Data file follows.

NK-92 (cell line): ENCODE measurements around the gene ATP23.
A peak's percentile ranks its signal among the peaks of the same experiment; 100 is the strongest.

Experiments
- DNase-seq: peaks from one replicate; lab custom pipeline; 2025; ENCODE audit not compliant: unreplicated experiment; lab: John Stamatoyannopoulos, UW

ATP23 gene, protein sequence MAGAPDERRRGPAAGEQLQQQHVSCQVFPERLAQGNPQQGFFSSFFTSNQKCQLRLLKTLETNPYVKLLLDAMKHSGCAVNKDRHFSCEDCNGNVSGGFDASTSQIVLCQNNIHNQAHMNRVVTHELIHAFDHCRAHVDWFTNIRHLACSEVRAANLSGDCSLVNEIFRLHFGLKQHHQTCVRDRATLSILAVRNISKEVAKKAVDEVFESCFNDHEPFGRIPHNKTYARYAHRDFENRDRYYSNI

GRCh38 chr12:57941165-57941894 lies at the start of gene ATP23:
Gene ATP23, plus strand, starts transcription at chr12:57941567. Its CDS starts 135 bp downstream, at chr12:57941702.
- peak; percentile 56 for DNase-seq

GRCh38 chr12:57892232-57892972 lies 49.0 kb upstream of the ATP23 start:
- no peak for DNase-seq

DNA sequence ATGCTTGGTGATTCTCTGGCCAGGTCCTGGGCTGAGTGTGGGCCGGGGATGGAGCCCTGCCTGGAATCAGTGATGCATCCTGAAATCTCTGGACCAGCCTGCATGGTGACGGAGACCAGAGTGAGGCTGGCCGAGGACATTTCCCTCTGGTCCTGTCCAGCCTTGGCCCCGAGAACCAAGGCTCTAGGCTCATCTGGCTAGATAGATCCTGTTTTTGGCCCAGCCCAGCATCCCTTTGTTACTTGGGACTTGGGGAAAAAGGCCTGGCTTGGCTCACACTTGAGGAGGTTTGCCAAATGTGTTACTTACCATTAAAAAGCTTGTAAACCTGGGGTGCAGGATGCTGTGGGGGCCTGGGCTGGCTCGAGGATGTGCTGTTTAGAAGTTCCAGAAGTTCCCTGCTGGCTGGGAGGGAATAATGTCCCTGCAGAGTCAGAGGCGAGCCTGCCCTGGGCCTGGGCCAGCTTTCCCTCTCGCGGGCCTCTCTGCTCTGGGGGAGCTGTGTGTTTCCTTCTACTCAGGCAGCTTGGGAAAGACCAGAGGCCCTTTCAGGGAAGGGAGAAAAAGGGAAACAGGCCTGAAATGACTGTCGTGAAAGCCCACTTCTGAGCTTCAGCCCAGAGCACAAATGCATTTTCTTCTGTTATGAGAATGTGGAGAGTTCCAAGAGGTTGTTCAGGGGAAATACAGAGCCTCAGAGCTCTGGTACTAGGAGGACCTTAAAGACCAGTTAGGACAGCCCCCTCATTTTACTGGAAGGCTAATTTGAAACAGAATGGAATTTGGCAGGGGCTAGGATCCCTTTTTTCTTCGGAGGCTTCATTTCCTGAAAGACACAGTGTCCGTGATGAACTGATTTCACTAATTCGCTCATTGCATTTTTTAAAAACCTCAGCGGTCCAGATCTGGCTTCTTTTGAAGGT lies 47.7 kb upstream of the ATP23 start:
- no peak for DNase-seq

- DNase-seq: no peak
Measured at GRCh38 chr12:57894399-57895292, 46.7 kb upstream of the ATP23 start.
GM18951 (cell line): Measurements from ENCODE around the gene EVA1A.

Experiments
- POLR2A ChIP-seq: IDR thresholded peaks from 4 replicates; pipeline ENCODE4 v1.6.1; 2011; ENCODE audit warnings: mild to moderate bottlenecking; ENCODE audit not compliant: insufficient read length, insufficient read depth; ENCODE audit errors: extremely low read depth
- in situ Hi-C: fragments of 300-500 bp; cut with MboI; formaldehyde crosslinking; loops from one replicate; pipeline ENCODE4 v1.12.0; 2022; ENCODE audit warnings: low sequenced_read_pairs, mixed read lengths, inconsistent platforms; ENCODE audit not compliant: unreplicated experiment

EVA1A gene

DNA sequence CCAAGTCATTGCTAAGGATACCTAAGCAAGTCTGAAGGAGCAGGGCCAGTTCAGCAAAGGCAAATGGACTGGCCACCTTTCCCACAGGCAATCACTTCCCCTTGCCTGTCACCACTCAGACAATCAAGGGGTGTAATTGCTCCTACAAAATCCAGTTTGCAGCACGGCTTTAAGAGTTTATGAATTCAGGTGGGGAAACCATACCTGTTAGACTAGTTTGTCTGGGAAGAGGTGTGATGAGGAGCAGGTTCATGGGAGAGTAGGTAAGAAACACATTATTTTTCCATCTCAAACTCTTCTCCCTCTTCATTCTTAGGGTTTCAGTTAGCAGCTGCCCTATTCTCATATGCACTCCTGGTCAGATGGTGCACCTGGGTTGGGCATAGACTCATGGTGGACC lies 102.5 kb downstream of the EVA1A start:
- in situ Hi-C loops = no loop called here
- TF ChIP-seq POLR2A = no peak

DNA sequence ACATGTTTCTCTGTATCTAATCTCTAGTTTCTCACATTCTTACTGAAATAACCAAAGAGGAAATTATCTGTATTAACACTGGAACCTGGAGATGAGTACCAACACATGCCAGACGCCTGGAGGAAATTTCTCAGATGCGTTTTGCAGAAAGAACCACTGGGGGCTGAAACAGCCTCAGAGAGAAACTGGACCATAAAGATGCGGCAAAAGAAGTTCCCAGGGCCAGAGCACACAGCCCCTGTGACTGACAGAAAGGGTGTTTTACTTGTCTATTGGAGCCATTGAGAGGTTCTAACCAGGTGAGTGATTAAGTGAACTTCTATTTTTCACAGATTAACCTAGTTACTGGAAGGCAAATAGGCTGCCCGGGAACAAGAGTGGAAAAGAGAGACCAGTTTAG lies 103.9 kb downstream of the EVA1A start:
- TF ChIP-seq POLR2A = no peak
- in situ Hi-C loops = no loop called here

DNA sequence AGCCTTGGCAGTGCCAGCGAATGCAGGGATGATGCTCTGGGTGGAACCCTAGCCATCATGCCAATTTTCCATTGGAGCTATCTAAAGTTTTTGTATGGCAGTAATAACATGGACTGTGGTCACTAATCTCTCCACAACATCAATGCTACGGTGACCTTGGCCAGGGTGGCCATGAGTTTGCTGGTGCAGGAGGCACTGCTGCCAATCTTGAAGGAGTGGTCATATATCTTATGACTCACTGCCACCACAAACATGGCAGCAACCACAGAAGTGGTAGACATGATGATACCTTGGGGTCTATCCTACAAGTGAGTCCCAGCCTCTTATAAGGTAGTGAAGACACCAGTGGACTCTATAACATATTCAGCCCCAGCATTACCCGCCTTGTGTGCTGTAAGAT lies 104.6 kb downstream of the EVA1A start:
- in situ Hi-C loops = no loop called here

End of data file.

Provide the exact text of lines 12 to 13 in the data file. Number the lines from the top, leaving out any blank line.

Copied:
- no peak for DNase-seq

- DNase-seq: no peak